2016 -- Elizabeth Warren

I tend toward the pragmatic side when choosing presidential candidates.  I don't consider supporting any candidate I doubt has a good chance of winning a general election.  Here's my past list of candidates:

 2008 – Obama, but was an evangelist for Mark Warner before he dropped out and Obama got in

2004 – John Edwards

2000 – Al Gore

1992 – Bill Clinton

1988 – Paul Simon, but only after Joe Biden dropped out

So in looking toward 2016 (as we Iowa Democratic activists should do, since we do control the choice of who will be the most powerful person in the world), I'm writing off candidates who seem to be difficult to elect in a general.

Now, such calculations can be wrong, of course.  For example, for the 2008 caucuses, I was strongly anti-Hillary on the grounds that she'd be another John Kerry — too easy to caricature as a cold disconnected elitist.  However, by the Pennsylvania primary in late spring, she'd turned her public image into that of a shot swigging good ole girl and it was Obama who'd let himself be framed as an aloof elitist.  I loved both of them and thought either would make a fine president, but you only get to be a fine president if you can get ELECTED president.  And the aloof, elitist card has been one of the most effective that the Republicans use against our candidates (Dukakis, Gore, Kerry, and, less effectively, Obama).

Thinking back over successful Democratic candidates here are some other things that stand out: they tend to be fresh faces in politics, and they tend not to come across as professional politicians (even if they are).  For example, Bill Clinton was great at portraying himself as a crusader for the “forgotten middle class.” They also tend to have not grown up well off — which I imagine comes across both in biography and in ability to connect with regular people. I think it's worth noting that the two recent Democratic winners (Clinton and Obama) both grew up the children of single mothers in sometimes difficult family situations.  Neither had to fake empathy with people struggling with hard stuff.

For 2016, the candidates I'm inclined to rule out are Martin O'Malley and Andrew Cuomo.  They're probably both awesome people, but they come across to me as professional political hacks.  I can't see either winning a tough general election.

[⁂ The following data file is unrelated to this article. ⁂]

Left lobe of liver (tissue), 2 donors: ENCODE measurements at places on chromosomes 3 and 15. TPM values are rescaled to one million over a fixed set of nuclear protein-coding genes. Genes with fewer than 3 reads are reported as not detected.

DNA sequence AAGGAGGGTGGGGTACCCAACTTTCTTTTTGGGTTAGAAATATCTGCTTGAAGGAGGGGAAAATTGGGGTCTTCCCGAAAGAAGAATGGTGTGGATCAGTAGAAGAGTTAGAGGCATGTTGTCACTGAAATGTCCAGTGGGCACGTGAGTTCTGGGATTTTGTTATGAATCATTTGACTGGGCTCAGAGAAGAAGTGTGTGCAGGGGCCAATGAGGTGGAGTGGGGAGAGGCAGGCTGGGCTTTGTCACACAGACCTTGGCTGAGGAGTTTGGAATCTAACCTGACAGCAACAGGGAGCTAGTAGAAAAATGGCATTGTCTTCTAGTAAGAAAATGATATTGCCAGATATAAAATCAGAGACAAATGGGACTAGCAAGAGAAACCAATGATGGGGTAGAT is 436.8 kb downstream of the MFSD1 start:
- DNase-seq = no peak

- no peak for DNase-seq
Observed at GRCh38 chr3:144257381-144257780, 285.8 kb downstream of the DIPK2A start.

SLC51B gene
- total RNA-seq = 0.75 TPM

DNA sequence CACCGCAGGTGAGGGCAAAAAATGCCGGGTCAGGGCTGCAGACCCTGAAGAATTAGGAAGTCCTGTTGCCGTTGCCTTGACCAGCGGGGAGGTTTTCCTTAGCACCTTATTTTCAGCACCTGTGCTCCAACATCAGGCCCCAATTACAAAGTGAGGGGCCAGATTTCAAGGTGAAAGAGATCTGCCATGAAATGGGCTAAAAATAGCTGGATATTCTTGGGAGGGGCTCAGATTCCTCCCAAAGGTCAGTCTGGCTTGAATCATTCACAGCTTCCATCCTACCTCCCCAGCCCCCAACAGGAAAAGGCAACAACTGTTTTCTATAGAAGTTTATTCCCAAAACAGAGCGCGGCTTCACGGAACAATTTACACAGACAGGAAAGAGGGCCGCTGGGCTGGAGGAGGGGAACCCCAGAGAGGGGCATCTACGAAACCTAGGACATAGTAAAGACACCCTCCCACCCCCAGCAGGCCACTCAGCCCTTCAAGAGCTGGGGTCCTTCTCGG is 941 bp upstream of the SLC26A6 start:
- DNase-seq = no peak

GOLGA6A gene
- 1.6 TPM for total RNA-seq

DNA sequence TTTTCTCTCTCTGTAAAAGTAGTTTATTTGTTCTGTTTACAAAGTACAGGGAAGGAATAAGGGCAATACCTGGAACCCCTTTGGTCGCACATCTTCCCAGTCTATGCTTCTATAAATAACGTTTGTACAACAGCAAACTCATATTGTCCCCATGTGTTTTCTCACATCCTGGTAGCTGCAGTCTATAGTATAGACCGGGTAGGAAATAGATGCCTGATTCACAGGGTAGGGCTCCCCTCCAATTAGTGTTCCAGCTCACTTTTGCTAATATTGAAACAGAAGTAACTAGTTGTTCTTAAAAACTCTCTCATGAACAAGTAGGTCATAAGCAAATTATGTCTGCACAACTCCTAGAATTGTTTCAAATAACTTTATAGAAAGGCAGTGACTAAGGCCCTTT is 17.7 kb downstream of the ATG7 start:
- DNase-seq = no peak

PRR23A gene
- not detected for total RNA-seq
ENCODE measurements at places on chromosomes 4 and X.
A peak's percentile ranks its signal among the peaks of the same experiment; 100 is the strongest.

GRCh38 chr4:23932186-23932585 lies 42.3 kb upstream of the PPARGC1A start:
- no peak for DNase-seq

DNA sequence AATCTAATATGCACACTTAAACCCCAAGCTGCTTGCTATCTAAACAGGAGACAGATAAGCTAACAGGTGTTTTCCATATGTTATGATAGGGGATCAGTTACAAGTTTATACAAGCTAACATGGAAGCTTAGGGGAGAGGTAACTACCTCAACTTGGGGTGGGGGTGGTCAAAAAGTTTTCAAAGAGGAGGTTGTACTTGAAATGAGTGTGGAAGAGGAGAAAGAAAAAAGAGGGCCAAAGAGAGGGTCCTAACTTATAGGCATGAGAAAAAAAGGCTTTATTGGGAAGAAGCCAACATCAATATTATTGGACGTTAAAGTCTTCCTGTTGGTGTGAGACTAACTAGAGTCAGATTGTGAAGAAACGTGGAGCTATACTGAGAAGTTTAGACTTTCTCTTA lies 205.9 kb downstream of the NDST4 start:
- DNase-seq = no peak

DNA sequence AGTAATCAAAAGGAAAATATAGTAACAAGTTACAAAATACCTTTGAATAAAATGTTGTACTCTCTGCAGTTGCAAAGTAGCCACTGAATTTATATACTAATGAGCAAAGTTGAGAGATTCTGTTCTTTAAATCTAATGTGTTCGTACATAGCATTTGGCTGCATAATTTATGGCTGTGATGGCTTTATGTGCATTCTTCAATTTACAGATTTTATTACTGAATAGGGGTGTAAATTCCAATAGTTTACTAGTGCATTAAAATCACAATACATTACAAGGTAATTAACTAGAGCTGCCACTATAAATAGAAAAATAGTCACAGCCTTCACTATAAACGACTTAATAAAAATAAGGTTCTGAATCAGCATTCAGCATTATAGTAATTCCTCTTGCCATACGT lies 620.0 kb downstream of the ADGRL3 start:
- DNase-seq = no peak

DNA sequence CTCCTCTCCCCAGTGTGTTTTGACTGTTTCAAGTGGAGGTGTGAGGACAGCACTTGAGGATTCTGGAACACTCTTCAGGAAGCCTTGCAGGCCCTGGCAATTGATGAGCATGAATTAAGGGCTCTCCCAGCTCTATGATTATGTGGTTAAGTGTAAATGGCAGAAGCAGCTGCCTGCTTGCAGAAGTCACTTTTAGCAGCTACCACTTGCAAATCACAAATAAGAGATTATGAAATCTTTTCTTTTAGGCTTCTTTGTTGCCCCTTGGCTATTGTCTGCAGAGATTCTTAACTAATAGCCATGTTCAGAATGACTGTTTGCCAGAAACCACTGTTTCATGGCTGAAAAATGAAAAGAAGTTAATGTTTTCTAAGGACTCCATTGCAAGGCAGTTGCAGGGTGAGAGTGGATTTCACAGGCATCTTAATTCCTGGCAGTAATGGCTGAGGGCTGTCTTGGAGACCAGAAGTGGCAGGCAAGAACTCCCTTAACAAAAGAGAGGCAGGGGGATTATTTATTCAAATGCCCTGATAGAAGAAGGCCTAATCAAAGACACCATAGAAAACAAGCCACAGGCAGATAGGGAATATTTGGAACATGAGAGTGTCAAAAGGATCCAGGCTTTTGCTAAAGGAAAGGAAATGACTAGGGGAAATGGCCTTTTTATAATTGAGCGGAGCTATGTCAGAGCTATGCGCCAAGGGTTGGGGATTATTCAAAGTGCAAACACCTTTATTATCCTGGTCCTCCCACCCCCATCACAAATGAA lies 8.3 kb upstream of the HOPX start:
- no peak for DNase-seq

Much as I like Mark Warner, he's had to be so middle-of-the-road for Virginia political reasons, that I doubt he could get much support in the primaries.  Sort of like Joe Biden in 2008 — would be a fine nominee but why support a guy who isn't a viable option.

Among possible candidates for 2016, that leaves the following: Hillary Clinton, Joe Biden, Amy Klobuchar, Elizabeth Warren, and Sherrod Brown.  Maybe there are others considering running that I'm not listing, but no one comes to mind who would get into contention.

I think any of them would be strong general election candidates, so if the race comes down to one of them against one of the others, I'll support which of them is most viable, I suppose.

However, the one I can most imagine doing great electorally is Elizabeth Warren.  She seems the one most able to fully hold and then build on the Obama coalition — bringing her own energy and enthusiasm to the race without losing anyone.  Brown's trade populism (with much I FULLY agree) risks losing some of Obama's educated elite support.  Clinton and Biden wouldn't have the fresh-face, appeal-to-youth enthusiasm that winning Democrats (Obama, Clinton, Carter, JFK) tend to have to put them over the top.  That leaves Klobuchar and Warren.